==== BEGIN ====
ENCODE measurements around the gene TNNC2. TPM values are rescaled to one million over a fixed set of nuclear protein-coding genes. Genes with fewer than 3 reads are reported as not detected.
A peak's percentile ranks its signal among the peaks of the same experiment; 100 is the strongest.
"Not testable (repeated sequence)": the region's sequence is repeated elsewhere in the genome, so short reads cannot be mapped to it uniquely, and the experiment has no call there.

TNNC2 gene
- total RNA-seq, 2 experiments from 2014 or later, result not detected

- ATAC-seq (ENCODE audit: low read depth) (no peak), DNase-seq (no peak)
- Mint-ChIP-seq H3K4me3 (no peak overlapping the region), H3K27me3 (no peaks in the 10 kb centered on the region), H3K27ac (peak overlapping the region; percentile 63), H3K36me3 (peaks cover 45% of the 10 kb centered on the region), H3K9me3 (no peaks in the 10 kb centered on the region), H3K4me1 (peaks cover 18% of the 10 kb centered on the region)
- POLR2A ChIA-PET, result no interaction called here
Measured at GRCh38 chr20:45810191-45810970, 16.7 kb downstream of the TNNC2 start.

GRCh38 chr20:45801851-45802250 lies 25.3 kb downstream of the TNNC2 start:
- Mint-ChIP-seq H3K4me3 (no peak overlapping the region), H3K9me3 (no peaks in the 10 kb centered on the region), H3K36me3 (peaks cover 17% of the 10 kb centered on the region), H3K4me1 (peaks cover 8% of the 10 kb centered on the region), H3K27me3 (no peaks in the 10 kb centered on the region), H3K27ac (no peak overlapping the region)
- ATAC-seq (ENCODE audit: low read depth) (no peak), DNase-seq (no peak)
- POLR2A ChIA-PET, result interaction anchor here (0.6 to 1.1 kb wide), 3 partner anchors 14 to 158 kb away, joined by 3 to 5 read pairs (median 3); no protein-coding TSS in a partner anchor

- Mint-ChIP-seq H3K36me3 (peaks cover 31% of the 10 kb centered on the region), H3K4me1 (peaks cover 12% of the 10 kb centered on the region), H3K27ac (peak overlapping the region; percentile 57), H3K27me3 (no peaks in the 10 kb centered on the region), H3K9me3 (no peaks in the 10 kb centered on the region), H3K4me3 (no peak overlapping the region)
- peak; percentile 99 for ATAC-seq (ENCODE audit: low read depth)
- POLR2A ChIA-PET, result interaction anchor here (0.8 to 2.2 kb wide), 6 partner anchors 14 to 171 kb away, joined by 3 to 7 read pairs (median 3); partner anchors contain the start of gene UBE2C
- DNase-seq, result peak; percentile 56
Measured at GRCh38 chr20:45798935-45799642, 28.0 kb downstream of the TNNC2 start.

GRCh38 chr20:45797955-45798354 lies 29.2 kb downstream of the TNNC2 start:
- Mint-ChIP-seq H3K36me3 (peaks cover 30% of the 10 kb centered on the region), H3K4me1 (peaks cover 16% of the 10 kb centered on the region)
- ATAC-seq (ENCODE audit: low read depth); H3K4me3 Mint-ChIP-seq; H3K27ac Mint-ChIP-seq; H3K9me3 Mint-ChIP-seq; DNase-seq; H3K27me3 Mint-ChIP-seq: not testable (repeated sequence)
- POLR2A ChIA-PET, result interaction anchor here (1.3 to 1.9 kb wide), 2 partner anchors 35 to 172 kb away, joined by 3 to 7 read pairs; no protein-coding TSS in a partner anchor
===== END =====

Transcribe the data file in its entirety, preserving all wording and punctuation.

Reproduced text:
ENCODE measurements around the gene TNNC2. TPM values are rescaled to one million over a fixed set of nuclear protein-coding genes. Genes with fewer than 3 reads are reported as not detected.
A peak's percentile ranks its signal among the peaks of the same experiment; 100 is the strongest.
"Not testable (repeated sequence)": the region's sequence is repeated elsewhere in the genome, so short reads cannot be mapped to it uniquely, and the experiment has no call there.

TNNC2 gene
- total RNA-seq, 2 experiments from 2014 or later, result not detected

- ATAC-seq (ENCODE audit: low read depth) (no peak), DNase-seq (no peak)
- Mint-ChIP-seq H3K4me3 (no peak overlapping the region), H3K27me3 (no peaks in the 10 kb centered on the region), H3K27ac (peak overlapping the region; percentile 63), H3K36me3 (peaks cover 45% of the 10 kb centered on the region), H3K9me3 (no peaks in the 10 kb centered on the region), H3K4me1 (peaks cover 18% of the 10 kb centered on the region)
- POLR2A ChIA-PET, result no interaction called here
Measured at GRCh38 chr20:45810191-45810970, 16.7 kb downstream of the TNNC2 start.

GRCh38 chr20:45801851-45802250 lies 25.3 kb downstream of the TNNC2 start:
- Mint-ChIP-seq H3K4me3 (no peak overlapping the region), H3K9me3 (no peaks in the 10 kb centered on the region), H3K36me3 (peaks cover 17% of the 10 kb centered on the region), H3K4me1 (peaks cover 8% of the 10 kb centered on the region), H3K27me3 (no peaks in the 10 kb centered on the region), H3K27ac (no peak overlapping the region)
- ATAC-seq (ENCODE audit: low read depth) (no peak), DNase-seq (no peak)
- POLR2A ChIA-PET, result interaction anchor here (0.6 to 1.1 kb wide), 3 partner anchors 14 to 158 kb away, joined by 3 to 5 read pairs (median 3); no protein-coding TSS in a partner anchor

- Mint-ChIP-seq H3K36me3 (peaks cover 31% of the 10 kb centered on the region), H3K4me1 (peaks cover 12% of the 10 kb centered on the region), H3K27ac (peak overlapping the region; percentile 57), H3K27me3 (no peaks in the 10 kb centered on the region), H3K9me3 (no peaks in the 10 kb centered on the region), H3K4me3 (no peak overlapping the region)
- peak; percentile 99 for ATAC-seq (ENCODE audit: low read depth)
- POLR2A ChIA-PET, result interaction anchor here (0.8 to 2.2 kb wide), 6 partner anchors 14 to 171 kb away, joined by 3 to 7 read pairs (median 3); partner anchors contain the start of gene UBE2C
- DNase-seq, result peak; percentile 56
Measured at GRCh38 chr20:45798935-45799642, 28.0 kb downstream of the TNNC2 start.

GRCh38 chr20:45797955-45798354 lies 29.2 kb downstream of the TNNC2 start:
- Mint-ChIP-seq H3K36me3 (peaks cover 30% of the 10 kb centered on the region), H3K4me1 (peaks cover 16% of the 10 kb centered on the region)
- ATAC-seq (ENCODE audit: low read depth); H3K4me3 Mint-ChIP-seq; H3K27ac Mint-ChIP-seq; H3K9me3 Mint-ChIP-seq; DNase-seq; H3K27me3 Mint-ChIP-seq: not testable (repeated sequence)
- POLR2A ChIA-PET, result interaction anchor here (1.3 to 1.9 kb wide), 2 partner anchors 35 to 172 kb away, joined by 3 to 7 read pairs; no protein-coding TSS in a partner anchor